You may want to outline your education on your resume like the following:


XYZ College

City, State

Bachelor’s of Science degree, Business Management

XYZ High School

City, State

High School Diploma

When listing your education, here are a few tips:

  • Consider leaving off the years you attended school or your graduation date. Typically, that’s not as important unless you’re still pursuing your degree. In that case, be clear your education is in progress. For example,

Bachelor’s of Science (Hospitality Management); anticipated completion May, 2022

  • List the order of your education as the highest level first. For example, if you have a bachelor’s degree and high school diploma, list the bachelor’s degree first, followed by your diploma. 

  • If you have additional certifications or training applicable to the role, list them in their own section with the heading “Additional Certifications.” Include the organization that provided the certification, the title, and the date of completion or renewal. 

  • Unless you’re a recent graduate or it’s a requirement for the role, you don’t need to include your high school education.

What to include on your resume for a shift leader

Typically, a shift leader resume will list the education or formal training they have that makes them most qualified for the role.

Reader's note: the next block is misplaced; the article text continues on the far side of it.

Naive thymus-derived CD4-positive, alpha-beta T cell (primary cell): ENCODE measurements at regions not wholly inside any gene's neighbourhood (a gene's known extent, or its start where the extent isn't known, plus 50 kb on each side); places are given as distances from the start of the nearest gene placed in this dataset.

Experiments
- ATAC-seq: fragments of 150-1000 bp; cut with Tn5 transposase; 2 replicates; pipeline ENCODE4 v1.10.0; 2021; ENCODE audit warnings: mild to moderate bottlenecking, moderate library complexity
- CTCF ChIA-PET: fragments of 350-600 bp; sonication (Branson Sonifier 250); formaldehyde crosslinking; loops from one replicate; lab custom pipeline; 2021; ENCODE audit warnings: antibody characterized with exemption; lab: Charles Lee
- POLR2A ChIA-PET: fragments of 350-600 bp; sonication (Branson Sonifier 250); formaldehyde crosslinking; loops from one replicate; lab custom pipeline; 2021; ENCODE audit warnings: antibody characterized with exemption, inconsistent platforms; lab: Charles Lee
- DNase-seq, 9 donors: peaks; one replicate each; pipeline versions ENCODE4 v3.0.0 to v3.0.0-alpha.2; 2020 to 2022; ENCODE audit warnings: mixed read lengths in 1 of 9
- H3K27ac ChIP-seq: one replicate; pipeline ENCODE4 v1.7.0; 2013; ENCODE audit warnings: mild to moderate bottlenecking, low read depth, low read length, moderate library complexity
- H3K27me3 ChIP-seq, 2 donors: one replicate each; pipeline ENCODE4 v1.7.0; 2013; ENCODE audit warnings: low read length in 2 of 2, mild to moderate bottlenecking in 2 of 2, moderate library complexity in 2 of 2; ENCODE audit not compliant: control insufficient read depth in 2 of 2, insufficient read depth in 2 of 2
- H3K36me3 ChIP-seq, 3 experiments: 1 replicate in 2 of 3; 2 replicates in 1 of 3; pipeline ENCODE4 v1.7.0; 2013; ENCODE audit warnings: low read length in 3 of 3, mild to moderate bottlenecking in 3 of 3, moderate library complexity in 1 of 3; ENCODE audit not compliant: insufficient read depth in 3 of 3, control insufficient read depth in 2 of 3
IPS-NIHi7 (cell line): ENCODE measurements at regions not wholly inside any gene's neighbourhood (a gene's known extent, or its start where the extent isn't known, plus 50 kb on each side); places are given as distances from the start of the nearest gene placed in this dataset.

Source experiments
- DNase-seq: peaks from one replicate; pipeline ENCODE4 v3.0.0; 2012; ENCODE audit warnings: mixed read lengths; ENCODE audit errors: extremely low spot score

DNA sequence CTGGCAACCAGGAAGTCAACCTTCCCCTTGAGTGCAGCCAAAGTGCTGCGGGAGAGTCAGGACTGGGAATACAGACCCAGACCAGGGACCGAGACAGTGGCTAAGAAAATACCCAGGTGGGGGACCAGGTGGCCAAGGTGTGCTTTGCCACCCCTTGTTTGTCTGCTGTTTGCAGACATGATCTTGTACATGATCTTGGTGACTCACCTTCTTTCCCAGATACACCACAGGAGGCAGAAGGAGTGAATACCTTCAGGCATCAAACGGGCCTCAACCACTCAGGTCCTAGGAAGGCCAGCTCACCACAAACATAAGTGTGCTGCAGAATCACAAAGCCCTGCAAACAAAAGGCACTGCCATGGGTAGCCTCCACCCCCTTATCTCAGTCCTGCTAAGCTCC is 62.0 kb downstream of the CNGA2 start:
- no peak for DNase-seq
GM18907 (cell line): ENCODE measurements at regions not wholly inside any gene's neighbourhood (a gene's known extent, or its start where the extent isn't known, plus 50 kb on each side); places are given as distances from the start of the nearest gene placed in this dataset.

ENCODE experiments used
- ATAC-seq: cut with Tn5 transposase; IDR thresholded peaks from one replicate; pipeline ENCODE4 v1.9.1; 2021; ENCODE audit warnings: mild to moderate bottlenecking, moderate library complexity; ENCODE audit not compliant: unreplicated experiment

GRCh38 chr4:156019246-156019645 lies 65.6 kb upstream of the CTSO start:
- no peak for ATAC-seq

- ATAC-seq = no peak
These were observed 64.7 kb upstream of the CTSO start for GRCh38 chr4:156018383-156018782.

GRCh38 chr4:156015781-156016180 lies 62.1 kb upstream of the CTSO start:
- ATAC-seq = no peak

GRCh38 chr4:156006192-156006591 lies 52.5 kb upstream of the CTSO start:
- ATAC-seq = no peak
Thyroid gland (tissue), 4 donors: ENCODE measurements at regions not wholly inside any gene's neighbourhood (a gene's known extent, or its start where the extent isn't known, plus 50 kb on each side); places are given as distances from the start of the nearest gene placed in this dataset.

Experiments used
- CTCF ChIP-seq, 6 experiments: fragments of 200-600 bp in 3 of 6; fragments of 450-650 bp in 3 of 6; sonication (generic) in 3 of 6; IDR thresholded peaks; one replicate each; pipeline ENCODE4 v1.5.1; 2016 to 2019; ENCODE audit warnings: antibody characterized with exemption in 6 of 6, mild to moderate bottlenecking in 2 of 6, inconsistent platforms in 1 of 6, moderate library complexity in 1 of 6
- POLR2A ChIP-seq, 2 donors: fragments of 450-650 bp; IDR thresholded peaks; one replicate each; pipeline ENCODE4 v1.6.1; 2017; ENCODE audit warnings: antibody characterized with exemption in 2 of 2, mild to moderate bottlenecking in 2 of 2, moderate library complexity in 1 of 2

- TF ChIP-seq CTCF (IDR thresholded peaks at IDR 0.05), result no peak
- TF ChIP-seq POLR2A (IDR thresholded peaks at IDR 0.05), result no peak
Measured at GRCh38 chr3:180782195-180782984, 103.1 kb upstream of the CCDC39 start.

Then, in the work experience section, you’ll want to include duties related to the job description, such as:

  • Responsible for all management aspects during shifts while on duty 

  • Supervised staff and ensured adherence to company policies and procedures 

  • Wrote shift schedules for employees, including finding replacements for shifts when necessary 

  • Managed cash deposits and withdrawals daily and nightly 

  • Created an onboarding program for new hires that ensured proper and complete training for the role

The experience and skills you list should be relevant to the job you’re applying for, especially if you have experience in a particular industry. Try to go beyond simply listing duties you’ve performed, and instead show both duties and achievements with examples or numbers to support the statements. For example, if you worked in the restaurant industry, list industry-specific experience to prove you’re able to execute the job well. 

Shift leader skills and traits for a resume

There are many skills and traits you could list on your resume for a shift leader position. Here are a few to choose from to get you started:

  • Industry knowledge

  • Technology experience

  • Basic math

  • Communication skills

  • Leadership

  • Problem solving 

  • Conflict resolution

  • Customer service

  • Teamwork

  • Organization

  • Time management

  • coaching/mentoring 

  • Positive attitude

  • Attentiveness

  • Active listening

  • Priority management

  • Critical thinking

  • Delegation 

On-the-job training and ongoing experience helps shift leaders better transition into their roles. For example, you will need to learn the industry, as well as policies and procedures of the company you are working for. Because each industry and company can be so different, learning and improving your skills upon being hired will be beneficial.